The “End The Shutdown And Secure The Border Act,” touted by President Trump as a “commonsense compromise” funding bill to end the partial federal government shutdown and set to be introduced in the Senate, includes $25 million in FY 2019 funding for the Technology Modernization Fund (TMF) – mirroring the funding level set in H.R. 648, the Consolidated Appropriations Act, set to be considered in the House this week.
The Senate bill, unveiled by President Trump on Saturday and set to be introduced in the Senate today, would provide $25 million for TMF. That level of funding is as-expected, as a House-Senate conference report set TMF funding levels at $25 million.
While the funding bills to be considered by the House and Senate differ on appropriations for border security and immigration policy, proposals for remaining budget items are the same because they are based on the conference report which is the product of weeks of negotiations between the two legislative bodies.
In the bigger picture of efforts to end the shutdown, however, the House and Senate bills may not end up producing any final agreement.
The main sticking point of the Senate bill is likely to be the $5.7 billion included for physical barriers at the U.S.-Mexico border, which Democrats have consistently rejected.
In an attempt to overcome Democratic objections, President Trump included measures to extend protections for DACA (Deferred Action for Childhood Arrivals) recipients and Temporary Protected Status (TPS) immigrants “in order to build the trust and goodwill necessary to begin real immigration reform,” he said. The bill also includes $805 million for drug detection technology at ports of entry, $800 million for “urgent humanitarian assistance,” and funding for an additional 2,750 law enforcement professionals.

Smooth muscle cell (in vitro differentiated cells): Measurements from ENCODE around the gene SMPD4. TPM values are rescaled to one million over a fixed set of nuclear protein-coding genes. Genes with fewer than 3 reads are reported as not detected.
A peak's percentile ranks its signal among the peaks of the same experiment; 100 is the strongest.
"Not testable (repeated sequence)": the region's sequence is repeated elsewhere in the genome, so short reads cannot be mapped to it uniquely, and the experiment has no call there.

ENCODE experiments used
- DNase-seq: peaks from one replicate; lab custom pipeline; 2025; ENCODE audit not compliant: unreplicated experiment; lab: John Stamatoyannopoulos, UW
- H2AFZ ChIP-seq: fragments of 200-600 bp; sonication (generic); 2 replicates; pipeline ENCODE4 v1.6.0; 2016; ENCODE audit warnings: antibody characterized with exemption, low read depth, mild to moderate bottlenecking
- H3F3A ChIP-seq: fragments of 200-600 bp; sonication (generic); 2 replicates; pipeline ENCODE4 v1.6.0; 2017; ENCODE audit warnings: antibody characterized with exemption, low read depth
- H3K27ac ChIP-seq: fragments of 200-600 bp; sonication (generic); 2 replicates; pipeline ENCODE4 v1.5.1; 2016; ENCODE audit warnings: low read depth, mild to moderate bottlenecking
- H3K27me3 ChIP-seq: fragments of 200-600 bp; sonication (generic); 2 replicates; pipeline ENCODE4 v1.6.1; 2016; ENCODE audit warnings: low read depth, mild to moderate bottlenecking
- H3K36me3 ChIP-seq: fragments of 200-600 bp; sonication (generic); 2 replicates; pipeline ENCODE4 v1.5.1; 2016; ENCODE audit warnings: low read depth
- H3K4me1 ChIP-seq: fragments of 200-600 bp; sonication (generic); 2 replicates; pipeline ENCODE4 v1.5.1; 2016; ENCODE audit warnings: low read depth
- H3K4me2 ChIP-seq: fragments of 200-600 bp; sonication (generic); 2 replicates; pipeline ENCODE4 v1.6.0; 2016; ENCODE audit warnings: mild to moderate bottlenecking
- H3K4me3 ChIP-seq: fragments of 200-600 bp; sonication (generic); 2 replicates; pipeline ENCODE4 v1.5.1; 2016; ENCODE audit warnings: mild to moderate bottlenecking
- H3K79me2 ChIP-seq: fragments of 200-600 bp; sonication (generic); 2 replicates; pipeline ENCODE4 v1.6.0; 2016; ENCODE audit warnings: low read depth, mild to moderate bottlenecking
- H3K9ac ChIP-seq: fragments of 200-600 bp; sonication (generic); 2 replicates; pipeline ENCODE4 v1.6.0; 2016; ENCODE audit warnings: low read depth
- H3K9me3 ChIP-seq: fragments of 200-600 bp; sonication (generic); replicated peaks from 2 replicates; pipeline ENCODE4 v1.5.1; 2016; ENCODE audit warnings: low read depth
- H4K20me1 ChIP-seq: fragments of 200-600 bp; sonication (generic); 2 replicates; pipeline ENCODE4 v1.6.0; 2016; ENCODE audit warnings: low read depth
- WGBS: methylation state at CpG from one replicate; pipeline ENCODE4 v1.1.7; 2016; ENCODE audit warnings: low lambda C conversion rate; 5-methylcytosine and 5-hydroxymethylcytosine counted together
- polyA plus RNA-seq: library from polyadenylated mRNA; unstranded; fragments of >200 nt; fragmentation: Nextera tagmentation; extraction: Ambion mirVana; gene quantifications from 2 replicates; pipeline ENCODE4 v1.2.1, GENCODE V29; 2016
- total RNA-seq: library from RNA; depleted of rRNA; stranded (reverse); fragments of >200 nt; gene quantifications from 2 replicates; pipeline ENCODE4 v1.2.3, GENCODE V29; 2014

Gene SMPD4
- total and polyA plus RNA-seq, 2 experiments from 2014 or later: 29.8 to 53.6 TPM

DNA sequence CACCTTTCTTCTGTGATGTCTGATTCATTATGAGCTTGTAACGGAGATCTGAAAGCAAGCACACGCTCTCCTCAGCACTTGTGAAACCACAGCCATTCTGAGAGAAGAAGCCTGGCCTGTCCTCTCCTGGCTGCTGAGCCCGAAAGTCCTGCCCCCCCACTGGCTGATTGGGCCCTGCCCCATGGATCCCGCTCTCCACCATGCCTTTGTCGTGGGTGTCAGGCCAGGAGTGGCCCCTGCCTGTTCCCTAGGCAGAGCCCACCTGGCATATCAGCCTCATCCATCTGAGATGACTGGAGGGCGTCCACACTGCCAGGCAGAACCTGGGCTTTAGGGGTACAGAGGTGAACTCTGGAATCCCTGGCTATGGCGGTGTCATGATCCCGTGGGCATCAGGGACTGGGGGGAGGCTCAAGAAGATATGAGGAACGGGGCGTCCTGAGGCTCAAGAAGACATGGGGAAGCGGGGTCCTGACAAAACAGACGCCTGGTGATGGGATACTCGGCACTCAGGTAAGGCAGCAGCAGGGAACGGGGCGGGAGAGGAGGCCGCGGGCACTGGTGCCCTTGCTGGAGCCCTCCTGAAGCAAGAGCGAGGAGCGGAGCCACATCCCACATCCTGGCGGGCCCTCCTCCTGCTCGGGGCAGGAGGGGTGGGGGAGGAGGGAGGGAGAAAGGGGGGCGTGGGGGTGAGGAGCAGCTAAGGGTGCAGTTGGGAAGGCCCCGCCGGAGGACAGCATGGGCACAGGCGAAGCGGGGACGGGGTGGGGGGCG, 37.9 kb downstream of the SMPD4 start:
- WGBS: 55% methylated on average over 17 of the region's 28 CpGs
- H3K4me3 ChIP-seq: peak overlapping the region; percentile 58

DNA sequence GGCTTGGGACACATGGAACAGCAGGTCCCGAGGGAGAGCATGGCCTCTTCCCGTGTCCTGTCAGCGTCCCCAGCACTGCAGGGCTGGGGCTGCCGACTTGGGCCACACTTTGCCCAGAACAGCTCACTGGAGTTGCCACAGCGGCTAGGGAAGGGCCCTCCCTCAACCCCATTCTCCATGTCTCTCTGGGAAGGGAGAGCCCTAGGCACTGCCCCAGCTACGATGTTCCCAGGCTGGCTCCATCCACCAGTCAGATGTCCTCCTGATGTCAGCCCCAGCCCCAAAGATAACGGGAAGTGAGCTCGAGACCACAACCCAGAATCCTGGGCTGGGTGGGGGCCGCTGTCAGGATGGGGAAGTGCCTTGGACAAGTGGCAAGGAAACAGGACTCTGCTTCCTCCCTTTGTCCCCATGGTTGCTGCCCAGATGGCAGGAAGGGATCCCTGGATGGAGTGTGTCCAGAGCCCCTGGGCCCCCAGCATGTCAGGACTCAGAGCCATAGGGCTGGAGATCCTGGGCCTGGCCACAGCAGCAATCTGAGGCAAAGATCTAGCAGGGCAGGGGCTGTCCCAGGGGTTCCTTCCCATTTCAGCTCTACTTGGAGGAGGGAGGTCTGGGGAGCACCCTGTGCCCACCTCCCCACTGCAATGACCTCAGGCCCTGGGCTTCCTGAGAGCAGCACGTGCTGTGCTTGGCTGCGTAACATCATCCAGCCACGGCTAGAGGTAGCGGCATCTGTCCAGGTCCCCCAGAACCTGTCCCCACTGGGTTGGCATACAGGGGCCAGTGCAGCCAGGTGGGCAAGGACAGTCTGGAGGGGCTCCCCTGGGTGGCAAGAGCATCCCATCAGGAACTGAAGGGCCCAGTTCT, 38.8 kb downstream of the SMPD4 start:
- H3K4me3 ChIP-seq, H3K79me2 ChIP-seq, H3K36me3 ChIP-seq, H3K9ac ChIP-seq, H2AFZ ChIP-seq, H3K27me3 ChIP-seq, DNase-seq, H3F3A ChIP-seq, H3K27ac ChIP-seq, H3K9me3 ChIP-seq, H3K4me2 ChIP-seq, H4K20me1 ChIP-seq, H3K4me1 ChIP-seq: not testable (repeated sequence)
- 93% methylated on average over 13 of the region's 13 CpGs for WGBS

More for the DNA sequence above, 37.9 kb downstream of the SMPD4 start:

Senate Republicans indicated their support for the bill.
“The situation for furloughed employees isn’t getting any brighter and the crisis at the border isn’t improved by show votes. But the President’s plan is a path toward addressing both issues quickly,” said Senate Majority Leader Mitch McConnell, R-Ky.
House Speaker Nancy Pelosi, D-Cali., indicated that House Democrats would not support the bill, likely leaving the shutdown at a standstill.
“Unfortunately, initial reports make clear that his proposal is a compilation of several previously rejected initiatives, each of which is unacceptable and in total, do not represent a good faith effort to restore certainty to people’s lives,” she noted.